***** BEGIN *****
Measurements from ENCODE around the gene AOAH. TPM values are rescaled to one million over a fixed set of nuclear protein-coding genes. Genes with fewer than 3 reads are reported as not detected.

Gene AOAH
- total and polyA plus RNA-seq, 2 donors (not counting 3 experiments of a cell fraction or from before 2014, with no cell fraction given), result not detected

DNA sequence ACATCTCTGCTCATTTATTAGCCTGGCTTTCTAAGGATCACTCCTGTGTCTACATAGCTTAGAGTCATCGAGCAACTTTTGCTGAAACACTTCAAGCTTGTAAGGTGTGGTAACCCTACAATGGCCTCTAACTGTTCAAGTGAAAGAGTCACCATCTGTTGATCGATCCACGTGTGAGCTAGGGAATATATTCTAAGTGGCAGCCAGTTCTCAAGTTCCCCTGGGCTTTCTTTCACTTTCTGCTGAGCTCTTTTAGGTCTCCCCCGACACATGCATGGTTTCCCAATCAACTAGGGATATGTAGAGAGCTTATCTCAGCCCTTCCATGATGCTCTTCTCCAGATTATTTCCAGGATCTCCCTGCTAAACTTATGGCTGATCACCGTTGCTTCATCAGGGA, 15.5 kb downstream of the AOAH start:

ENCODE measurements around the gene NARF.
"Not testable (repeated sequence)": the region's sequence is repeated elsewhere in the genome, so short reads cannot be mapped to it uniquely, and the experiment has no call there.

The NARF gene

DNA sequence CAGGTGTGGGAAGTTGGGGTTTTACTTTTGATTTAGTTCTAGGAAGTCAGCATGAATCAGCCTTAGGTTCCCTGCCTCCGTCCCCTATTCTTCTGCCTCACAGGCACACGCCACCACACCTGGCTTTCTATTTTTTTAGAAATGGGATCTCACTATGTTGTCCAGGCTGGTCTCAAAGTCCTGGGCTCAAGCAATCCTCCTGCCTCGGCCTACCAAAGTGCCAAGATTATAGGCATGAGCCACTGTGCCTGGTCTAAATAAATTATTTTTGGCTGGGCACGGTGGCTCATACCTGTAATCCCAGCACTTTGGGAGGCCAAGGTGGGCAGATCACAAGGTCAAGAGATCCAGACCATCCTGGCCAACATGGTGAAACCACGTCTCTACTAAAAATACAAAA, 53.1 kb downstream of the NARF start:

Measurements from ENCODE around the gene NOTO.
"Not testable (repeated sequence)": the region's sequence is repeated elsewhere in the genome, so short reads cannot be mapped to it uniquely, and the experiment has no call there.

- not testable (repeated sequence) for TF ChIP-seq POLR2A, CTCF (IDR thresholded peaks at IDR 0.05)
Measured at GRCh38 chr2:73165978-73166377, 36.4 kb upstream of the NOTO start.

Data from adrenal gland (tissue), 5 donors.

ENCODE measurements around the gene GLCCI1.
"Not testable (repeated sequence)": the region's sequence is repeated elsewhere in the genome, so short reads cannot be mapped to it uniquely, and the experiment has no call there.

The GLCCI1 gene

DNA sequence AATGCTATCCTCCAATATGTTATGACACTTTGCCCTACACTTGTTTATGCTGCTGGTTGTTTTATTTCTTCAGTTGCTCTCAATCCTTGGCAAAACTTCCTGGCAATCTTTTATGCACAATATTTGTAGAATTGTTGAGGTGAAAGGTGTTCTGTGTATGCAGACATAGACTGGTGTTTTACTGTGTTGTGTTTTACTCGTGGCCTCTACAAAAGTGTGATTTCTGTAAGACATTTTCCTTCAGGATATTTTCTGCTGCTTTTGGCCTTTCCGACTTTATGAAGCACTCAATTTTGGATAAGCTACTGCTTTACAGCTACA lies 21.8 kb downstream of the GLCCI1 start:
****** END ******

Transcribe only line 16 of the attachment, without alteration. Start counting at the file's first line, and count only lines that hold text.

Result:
The GLCCI1 gene